Mount Rushmore National Memorial under construction.
The workers had to endure conditions that varied from blazing hot to bitterly cold and windy. Each day they climbed 700 stairs to the top of the mountain to punch-in on the time clock. Then 3/8 inch thick steel cables lowered them over the front of the 500-foot face of the mountain in a "bosun chair." Despite the dangers, no one was killed during the project.
Otters in Glacier Bay National Park and Preserve, Alaska.
The sea otter population of Glacier Bay has increased dramatically in the past 20 years. Ecologists consider sea otters a keystone species here. Otters consume vast quantities of clams, urchins, crabs, and other invertebrates and their presence creates ripples through the ecosystem. NPS photo.
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With more than 80% of Americans living in urban areas, urban parks are more important than ever. The father of American landscape architecture, Frederick Law Olmsted, said of urban parks:
It is one great purpose of the Park to supply to the hundreds of thousands of tired workers, who have no opportunity to spend their summers in the country, a specimen of God's handiwork that shall be to them, inexpensively, what a month or two in the White Mountains or the Adirondacks is, at great cost, to those in easier circumstances.
Secretary Jewell Commends President Obama, Congress for Designating 32,557 Acres of Sleeping Bear Dunes National Lakeshore as Wilderness
Office of the Secretary
Legislation Protects Park's Backcountry While Continuing Hiking, Fishing, and Other Non-Motorized Recreational Activities
Last edited 4/26/2016
WASHINGTON, DC – Secretary of the Interior Sally Jewell today commended President Obama for signing into law S.23, legislation designating 32,557 acres of Sleeping Bear Dunes National Lakeshore in Michigan as wilderness, the first congressional designation under the Wilderness Act since 2009.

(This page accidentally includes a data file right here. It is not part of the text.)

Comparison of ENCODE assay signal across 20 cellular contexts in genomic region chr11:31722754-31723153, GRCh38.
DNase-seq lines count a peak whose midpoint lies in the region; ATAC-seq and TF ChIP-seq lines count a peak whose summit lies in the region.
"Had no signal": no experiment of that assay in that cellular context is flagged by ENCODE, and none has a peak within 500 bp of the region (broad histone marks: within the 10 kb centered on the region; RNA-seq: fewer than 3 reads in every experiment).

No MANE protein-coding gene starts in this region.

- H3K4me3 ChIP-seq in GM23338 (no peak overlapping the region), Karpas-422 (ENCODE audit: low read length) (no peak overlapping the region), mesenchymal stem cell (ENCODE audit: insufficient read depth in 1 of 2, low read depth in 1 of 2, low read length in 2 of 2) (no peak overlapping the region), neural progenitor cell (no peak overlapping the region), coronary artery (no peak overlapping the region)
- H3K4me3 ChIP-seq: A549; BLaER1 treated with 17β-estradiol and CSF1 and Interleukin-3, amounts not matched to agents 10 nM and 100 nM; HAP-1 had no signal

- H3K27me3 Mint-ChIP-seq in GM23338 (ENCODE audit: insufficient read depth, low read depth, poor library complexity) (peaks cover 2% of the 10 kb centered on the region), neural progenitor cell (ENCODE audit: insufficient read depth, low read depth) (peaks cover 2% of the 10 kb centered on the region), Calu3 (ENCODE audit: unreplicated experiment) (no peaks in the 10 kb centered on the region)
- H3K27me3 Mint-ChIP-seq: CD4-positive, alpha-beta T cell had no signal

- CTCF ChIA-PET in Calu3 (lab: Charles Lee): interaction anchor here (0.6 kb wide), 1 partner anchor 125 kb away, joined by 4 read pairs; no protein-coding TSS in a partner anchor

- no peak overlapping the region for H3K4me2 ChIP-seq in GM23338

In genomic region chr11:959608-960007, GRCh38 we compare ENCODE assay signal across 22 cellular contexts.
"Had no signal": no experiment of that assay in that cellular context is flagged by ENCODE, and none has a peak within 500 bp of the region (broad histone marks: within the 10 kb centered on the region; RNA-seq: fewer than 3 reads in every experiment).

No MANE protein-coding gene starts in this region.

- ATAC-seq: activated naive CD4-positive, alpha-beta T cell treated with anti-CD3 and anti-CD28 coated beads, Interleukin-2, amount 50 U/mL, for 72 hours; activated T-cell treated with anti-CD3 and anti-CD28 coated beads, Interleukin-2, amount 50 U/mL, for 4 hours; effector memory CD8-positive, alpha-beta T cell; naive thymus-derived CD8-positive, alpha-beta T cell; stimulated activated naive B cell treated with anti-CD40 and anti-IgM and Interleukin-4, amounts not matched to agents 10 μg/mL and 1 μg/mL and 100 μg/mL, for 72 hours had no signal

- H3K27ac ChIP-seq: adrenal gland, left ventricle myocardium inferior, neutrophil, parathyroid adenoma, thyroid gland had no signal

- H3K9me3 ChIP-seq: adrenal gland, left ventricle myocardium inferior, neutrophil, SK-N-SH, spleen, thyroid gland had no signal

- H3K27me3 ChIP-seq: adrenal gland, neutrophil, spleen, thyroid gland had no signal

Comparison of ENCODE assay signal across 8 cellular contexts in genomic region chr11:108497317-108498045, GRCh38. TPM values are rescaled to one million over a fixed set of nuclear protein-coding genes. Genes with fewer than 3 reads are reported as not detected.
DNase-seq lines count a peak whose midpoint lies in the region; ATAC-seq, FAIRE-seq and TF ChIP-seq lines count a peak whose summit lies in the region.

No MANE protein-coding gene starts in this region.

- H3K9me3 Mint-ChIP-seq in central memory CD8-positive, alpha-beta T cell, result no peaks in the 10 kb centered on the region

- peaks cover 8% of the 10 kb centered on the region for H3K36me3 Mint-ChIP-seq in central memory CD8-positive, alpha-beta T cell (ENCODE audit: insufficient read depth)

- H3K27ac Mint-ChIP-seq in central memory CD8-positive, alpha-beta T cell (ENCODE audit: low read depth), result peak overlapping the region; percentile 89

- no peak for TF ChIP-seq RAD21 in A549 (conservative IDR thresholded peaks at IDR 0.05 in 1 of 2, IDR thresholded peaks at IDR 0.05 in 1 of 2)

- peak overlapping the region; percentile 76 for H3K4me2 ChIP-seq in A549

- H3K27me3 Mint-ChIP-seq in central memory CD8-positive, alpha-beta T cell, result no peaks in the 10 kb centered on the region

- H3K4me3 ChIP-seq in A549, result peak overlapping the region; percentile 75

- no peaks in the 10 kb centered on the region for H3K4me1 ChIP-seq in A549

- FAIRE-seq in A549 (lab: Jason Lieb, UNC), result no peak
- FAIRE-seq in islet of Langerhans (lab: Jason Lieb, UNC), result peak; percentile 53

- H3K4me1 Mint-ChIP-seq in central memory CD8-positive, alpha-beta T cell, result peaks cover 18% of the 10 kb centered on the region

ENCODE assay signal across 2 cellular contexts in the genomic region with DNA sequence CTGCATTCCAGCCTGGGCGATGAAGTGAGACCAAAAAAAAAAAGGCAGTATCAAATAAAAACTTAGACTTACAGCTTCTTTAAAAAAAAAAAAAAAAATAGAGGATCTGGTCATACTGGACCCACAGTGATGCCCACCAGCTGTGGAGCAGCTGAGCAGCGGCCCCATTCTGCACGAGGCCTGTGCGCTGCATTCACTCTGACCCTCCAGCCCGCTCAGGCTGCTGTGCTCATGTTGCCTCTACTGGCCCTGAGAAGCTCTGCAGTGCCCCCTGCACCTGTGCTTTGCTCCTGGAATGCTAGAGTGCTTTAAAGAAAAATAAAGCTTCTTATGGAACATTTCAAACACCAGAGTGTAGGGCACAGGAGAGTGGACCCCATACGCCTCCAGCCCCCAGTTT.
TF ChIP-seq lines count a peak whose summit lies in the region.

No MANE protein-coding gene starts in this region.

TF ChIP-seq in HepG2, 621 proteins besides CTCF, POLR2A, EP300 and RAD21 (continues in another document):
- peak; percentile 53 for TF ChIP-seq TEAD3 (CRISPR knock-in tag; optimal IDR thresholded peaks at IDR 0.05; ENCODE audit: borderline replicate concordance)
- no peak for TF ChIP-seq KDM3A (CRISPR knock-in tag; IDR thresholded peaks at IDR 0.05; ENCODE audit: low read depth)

“President Obama and Congress have given the American people a priceless gift by ensuring that this extraordinary landscape with its towering sand dunes and bluffs will be preserved forever as wild and primitive,” Jewell said. “Hikers, anglers, paddlers and others who venture into this wilderness will find it just as the Ottawa and Chippewa tribes have for the past 3,000 years – a place of quiet solitude, spectacular views, and abundant wildlife.”
“As we celebrate the 50th anniversary of the 1964 Wilderness Act this year, Sleeping Bear Dunes National Lakeshore is now our 50th national park with wilderness areas,” National Park Service Director Jonathan B. Jarvis said. “Thanks to the commitment of local advocates and the Michigan congressional delegation, we can now improve our preservation efforts for this beautiful and significant national treasure.”
The Wilderness Act, signed into law in 1964, established the highest level of conservation protection for federal lands. It prohibits permanent roads and commercial enterprises, except commercial services that may provide for recreational or other purposes of the Wilderness Act. Wilderness areas generally do not allow motorized equipment, motor vehicles, mechanical transport, temporary roads, permanent structures or installation. Visitors can engage in non-motorized recreation in wilderness areas, including hiking, fishing, camping, and hunting.
S. 23 was introduced by Senator Carl Levin (D-MI) and co-sponsored by Senator Debbie Stabenow (D-MI). A similar bill was introduced in the House (H.R. 163) by Rep. Dan Benishek, which had 11 co-sponsors.